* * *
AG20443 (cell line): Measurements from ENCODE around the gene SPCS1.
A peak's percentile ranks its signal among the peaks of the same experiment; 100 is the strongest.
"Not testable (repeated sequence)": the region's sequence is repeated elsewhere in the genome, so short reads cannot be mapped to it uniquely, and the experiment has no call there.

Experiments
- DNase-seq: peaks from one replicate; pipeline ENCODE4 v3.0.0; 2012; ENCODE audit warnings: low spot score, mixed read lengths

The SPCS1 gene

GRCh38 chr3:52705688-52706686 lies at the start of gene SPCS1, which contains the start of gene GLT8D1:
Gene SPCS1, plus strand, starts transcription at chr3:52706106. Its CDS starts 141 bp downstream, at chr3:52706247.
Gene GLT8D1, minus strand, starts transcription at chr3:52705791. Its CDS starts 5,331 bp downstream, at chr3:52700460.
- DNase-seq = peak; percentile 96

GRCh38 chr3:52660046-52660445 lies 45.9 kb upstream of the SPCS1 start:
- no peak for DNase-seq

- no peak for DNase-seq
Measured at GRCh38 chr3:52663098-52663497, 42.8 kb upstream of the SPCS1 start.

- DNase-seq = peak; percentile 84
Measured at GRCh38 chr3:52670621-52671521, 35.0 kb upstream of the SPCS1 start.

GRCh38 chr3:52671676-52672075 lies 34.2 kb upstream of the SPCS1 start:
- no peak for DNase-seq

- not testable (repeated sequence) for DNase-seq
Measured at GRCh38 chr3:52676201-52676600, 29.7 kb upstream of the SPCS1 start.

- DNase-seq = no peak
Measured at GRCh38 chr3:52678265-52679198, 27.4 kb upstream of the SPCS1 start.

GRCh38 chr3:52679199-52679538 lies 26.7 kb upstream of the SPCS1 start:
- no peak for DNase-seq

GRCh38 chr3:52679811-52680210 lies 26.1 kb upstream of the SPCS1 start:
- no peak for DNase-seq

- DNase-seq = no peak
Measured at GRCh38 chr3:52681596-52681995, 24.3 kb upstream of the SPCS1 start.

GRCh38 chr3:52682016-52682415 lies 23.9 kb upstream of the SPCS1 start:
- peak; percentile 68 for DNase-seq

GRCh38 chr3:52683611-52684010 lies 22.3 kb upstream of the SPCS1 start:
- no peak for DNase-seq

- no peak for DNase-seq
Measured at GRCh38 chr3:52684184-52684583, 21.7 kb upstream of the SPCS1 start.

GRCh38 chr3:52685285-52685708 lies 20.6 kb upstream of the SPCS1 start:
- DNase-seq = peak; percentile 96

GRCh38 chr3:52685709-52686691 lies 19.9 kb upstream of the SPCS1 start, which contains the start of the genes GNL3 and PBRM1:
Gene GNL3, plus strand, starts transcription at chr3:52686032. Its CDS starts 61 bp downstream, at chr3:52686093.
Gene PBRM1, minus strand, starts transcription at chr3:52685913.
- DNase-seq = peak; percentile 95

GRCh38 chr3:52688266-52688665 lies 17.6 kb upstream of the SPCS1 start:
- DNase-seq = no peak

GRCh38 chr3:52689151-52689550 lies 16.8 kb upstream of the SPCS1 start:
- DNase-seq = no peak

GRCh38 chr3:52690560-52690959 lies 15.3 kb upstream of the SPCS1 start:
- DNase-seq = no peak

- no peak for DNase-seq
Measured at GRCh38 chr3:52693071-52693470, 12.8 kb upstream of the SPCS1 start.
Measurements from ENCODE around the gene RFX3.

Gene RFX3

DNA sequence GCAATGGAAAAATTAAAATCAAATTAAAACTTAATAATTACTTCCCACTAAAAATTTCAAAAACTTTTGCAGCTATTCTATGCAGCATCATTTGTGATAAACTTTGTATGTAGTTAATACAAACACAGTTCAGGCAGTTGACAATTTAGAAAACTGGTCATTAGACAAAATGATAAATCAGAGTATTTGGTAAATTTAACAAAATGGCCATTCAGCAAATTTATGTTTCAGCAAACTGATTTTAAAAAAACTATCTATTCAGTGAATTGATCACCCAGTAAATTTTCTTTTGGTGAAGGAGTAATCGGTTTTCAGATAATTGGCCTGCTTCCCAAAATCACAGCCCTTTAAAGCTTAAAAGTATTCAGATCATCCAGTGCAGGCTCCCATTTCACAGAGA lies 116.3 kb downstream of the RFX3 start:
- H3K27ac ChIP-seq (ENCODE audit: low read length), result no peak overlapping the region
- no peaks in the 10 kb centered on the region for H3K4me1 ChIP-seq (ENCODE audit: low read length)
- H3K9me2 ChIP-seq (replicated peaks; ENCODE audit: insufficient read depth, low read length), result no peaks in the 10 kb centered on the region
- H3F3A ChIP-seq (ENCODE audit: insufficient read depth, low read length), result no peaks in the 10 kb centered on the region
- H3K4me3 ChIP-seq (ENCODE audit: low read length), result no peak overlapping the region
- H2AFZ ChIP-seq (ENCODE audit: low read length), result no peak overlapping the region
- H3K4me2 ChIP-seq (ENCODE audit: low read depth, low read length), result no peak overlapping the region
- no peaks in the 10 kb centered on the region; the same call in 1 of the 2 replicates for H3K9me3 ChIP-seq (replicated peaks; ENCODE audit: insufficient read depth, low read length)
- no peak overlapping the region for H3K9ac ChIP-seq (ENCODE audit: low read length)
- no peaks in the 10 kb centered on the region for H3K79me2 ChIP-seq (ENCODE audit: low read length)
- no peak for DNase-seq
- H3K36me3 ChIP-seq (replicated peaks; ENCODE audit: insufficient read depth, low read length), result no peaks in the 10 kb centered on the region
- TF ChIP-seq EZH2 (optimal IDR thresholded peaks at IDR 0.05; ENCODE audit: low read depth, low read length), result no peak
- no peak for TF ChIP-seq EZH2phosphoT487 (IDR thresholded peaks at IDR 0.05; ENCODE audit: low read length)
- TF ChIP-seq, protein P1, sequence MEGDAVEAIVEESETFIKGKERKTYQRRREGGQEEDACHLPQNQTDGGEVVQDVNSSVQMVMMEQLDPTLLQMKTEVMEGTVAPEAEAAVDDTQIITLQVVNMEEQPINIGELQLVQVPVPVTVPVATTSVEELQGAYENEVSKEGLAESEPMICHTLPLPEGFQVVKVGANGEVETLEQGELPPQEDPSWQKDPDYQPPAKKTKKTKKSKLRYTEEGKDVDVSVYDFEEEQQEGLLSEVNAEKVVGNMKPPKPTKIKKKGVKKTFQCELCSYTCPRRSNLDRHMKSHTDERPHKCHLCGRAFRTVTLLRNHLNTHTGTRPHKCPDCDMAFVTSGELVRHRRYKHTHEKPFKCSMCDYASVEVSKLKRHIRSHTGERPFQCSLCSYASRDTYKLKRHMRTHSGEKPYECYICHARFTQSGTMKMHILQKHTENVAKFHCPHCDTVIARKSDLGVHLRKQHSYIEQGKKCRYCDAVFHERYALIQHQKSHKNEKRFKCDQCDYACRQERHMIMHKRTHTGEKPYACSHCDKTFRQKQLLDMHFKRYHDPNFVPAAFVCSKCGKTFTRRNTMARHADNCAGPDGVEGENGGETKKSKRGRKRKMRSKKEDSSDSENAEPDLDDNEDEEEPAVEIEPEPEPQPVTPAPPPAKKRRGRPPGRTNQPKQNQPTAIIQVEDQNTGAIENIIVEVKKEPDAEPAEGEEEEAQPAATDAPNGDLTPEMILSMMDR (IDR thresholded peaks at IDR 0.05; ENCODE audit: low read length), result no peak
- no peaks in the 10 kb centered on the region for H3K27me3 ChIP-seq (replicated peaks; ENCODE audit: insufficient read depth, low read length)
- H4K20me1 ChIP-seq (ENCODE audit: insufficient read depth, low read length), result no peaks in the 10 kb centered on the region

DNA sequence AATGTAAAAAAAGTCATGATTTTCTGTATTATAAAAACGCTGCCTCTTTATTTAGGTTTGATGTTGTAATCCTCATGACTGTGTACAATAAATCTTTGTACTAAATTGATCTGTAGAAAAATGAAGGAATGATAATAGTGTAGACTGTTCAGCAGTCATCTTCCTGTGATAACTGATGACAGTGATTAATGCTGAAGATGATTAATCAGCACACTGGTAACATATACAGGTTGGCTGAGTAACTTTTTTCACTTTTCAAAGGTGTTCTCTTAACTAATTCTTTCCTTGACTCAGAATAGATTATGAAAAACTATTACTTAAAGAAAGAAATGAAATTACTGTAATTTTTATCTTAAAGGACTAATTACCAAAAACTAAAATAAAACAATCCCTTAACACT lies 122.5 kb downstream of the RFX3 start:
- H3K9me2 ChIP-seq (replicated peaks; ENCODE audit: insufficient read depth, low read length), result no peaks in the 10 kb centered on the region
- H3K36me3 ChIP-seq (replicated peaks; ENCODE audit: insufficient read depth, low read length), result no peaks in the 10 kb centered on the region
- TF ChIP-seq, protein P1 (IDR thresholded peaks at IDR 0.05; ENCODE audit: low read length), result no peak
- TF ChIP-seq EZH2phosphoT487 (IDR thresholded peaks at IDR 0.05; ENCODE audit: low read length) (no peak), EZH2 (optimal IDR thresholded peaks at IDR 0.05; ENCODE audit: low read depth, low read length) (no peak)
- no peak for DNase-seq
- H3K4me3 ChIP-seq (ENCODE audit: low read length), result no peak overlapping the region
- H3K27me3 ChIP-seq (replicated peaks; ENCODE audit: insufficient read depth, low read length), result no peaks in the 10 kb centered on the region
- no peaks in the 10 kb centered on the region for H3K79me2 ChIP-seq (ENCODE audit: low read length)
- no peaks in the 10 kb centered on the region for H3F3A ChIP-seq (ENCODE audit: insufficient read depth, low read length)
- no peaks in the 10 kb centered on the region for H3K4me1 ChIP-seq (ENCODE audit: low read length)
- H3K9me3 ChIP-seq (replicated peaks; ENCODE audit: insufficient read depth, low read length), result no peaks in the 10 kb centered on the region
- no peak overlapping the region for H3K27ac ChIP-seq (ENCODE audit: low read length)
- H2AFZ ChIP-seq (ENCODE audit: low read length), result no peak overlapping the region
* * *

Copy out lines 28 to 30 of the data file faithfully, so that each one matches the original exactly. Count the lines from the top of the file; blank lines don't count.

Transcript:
Measured at GRCh38 chr3:52681596-52681995, 24.3 kb upstream of the SPCS1 start.

GRCh38 chr3:52682016-52682415 lies 23.9 kb upstream of the SPCS1 start:
- peak; percentile 68 for DNase-seq